How do viruses mutate?

Viruses change all the time. That's because they copy themselves to reproduce. Think of our cells as having their own xerox machines, which the virus takes over for its own purposes. When a virus makes a copy, sometimes a random change can occur in the copy's DNA -- the double spiral-shaped molecule which acts as a manual telling our bodies how to develop and function. If enough of these changes happen over time, a new variation or strain of a virus can emerge. 

Mutations happen in two main ways. In the first, small copying errors in the virus lead to changes in the virus' surface proteins, which sit on the outside of the virus. These proteins look to attach to your cells (much like boats seeking to tie to a dock). These changes result in more closely related virus variations, like the new Covid-19 variants.

In the other way, two variations infect the same cell in a person's body and combine to form a new or "novel" virus. This often happens when a variation that only infects animals comes into contact with a human variation. This version of mutation could have created the novel coronavirus which causes Covid-19.

Our immune systems respond differently to different virus variations, and so do vaccines.

Related Questions
Where should I go for trusted and up-to-date information on Covid-19 vaccines?
The Centers for Disease Control and Prevention (CDC) has great information on the Covid-19 vaccines, including a FAQ page. Another CDC resource will direct you to state Department of Health websites. Those sites will help you determine when you can get the vaccine in your area. This website ( will also be continually updated to provide trusted information on all Covid-19-related matters, including vaccines. You can find an interactive state map with links to state…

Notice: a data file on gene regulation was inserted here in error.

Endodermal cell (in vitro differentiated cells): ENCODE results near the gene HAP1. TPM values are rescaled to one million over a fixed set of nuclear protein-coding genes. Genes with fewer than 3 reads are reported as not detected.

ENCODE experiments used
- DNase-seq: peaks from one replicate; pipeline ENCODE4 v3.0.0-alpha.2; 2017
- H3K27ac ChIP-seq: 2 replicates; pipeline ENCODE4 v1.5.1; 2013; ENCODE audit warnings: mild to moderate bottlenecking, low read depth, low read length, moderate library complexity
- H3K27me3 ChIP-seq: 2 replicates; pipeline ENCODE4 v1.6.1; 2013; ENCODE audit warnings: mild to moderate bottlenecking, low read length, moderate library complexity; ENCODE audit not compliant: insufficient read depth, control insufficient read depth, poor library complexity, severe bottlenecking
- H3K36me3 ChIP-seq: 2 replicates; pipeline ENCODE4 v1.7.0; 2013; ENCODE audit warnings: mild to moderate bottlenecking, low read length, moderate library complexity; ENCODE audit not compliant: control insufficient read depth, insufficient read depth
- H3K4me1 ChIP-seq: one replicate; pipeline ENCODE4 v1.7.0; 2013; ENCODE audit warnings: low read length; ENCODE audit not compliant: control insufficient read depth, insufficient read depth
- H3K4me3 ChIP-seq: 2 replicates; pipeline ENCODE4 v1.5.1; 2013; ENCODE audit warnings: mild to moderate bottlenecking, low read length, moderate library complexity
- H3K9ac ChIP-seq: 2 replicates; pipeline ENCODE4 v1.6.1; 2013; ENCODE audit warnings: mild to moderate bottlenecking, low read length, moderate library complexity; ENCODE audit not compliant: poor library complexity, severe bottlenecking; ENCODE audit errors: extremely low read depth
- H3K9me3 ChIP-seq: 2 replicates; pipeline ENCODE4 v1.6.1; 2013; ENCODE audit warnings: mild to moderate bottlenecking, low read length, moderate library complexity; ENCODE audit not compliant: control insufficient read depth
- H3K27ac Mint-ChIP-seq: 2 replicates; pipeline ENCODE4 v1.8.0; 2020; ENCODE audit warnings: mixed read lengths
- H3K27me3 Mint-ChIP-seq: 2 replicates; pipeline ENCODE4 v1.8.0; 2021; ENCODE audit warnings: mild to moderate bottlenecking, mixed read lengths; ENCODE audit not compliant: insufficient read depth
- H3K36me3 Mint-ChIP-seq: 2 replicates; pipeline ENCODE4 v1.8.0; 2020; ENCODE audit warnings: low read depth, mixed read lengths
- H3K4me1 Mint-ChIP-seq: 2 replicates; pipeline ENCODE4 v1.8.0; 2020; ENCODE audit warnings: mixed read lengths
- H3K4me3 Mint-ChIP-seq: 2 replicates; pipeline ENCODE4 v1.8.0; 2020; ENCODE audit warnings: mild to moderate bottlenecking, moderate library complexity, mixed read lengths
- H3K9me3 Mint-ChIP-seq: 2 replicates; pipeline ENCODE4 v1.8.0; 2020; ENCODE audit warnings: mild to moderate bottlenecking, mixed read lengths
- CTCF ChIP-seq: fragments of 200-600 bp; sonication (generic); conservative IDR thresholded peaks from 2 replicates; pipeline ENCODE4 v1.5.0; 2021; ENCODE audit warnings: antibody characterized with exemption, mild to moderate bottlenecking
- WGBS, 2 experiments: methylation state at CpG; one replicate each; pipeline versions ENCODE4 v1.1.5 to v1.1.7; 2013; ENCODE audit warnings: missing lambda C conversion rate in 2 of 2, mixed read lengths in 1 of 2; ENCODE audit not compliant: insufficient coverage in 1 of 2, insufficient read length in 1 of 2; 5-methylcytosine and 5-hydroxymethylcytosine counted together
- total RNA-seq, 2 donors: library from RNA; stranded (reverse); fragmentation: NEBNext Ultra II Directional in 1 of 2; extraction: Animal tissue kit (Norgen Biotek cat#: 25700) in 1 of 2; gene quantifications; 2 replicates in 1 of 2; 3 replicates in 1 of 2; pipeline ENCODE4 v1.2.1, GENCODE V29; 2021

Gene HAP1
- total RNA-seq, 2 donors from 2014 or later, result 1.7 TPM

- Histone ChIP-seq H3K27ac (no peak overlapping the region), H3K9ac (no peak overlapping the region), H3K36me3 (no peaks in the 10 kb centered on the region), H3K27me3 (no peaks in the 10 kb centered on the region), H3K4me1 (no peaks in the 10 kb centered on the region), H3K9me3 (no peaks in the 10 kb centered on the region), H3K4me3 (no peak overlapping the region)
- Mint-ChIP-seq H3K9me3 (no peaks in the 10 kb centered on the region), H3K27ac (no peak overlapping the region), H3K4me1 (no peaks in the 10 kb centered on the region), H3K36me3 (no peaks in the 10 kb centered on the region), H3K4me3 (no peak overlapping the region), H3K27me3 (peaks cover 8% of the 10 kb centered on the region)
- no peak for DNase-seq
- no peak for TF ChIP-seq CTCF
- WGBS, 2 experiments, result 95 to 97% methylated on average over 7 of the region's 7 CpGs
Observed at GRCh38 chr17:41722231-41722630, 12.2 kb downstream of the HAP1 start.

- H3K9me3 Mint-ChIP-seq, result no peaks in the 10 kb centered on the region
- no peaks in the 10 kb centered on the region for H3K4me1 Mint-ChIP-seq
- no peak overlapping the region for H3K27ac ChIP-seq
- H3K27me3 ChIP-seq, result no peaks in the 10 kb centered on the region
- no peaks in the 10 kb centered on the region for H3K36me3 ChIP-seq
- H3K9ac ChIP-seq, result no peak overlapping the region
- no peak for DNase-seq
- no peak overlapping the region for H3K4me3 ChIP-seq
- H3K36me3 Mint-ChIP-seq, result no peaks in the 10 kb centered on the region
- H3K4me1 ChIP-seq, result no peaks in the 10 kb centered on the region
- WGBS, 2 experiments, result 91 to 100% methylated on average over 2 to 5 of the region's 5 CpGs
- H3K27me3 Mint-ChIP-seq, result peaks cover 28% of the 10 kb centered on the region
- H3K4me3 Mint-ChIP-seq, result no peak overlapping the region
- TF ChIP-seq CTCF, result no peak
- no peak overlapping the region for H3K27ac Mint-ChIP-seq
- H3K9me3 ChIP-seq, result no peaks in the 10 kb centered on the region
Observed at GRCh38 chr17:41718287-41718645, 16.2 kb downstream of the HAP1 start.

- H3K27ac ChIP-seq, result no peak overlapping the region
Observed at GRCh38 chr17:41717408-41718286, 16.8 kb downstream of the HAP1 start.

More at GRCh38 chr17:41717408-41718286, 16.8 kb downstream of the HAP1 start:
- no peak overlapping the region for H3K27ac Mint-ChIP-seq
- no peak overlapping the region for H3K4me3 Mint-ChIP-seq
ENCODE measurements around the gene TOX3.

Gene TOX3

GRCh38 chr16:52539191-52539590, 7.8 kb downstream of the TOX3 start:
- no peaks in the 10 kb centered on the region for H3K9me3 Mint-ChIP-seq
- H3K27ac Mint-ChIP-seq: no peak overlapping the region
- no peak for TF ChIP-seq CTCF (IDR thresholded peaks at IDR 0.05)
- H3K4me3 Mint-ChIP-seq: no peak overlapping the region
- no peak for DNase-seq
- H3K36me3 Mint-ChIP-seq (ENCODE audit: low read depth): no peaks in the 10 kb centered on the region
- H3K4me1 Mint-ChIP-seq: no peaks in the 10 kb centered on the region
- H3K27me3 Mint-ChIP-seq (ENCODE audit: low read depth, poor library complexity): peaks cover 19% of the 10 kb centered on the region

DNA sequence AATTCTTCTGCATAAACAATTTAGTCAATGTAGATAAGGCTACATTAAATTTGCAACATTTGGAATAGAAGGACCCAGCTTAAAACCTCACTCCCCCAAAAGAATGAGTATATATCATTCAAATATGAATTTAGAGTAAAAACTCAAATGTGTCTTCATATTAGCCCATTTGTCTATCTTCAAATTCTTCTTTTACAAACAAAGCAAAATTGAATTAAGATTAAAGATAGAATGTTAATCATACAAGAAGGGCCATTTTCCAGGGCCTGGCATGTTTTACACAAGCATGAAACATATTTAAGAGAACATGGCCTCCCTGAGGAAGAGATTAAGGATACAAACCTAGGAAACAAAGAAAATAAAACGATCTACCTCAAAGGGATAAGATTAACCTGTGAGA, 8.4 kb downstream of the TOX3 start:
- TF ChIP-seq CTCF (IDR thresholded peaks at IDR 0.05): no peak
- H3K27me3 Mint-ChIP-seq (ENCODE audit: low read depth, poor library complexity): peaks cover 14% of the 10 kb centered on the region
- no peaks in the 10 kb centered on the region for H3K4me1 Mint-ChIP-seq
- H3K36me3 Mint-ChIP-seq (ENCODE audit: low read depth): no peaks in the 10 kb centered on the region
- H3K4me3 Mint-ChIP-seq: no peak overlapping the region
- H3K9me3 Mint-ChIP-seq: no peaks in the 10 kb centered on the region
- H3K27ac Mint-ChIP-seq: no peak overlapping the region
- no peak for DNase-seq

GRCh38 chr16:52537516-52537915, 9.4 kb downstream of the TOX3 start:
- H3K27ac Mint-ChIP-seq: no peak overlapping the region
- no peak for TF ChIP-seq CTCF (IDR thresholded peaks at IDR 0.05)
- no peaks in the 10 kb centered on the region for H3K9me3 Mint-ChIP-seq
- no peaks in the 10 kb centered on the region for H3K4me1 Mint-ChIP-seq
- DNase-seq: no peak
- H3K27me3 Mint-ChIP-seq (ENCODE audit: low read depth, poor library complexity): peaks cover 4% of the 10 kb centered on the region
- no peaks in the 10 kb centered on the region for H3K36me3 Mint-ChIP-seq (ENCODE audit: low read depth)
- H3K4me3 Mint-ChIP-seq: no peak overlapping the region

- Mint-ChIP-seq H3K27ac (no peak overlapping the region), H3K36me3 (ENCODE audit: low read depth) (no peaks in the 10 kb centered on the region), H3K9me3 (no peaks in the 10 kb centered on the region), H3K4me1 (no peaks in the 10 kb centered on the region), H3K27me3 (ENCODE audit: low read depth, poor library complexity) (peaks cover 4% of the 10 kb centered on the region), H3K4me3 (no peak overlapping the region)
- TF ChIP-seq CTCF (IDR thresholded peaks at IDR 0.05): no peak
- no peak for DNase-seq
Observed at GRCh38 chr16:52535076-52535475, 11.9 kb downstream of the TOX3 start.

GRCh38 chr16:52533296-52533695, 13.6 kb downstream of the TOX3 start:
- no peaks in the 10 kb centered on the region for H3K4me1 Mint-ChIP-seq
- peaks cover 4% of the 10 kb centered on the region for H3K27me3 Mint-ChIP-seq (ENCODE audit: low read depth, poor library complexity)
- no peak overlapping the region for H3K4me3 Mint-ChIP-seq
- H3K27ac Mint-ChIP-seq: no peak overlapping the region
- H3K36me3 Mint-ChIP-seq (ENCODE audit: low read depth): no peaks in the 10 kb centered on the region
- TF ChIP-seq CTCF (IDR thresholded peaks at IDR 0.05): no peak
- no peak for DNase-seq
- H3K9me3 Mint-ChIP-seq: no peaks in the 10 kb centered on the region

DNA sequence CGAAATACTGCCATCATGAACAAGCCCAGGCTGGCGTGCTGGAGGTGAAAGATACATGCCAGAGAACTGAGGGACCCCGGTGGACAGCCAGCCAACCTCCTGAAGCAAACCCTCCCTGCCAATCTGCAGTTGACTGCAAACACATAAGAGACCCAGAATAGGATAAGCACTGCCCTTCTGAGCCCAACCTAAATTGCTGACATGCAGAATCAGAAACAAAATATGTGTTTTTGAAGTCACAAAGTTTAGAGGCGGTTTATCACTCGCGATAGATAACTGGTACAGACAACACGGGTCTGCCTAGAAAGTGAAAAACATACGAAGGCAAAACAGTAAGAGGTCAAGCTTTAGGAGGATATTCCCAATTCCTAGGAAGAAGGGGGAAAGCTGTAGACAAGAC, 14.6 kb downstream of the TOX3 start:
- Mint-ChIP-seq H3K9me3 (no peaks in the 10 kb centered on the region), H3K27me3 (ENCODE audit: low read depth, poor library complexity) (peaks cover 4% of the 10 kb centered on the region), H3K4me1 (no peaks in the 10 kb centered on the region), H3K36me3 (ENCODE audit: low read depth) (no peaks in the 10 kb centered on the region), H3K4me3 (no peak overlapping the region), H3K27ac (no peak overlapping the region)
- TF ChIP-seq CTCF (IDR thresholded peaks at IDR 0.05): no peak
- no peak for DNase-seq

I'm young and healthy. Should I get vaccinated?
While not considered to be at high risk for severe complications from Covid-19, serious cases do occur among younger, healthier people. The Centers for Disease Control and Prevention (CDC) also warns of the potential long-term health effects of Covid-19 infection, even for those who experienced mild illness. In addition, young people can still be carriers of the virus and contribute to community spread without ever having symptoms. Therefore, you should still get vaccinated when one becomes…
Is a monoclonal antibody treatment the same as a vaccine? If not, what's the difference?
Monoclonal antibody treatments are not the same as vaccines. Monoclonal antibodies are medicines that directly deliver man-made antibodies against a virus to your body to help fight off infection. To treat Covid-19, the FDA has approved two monoclonal antibody treatments for emergency use -- bamlanivimab and the casirivimab and imdevimab antibody cocktail. These treatments are given to patients through an IV and attack the natural spike protein found on the surface of the Covid-19 virus. The…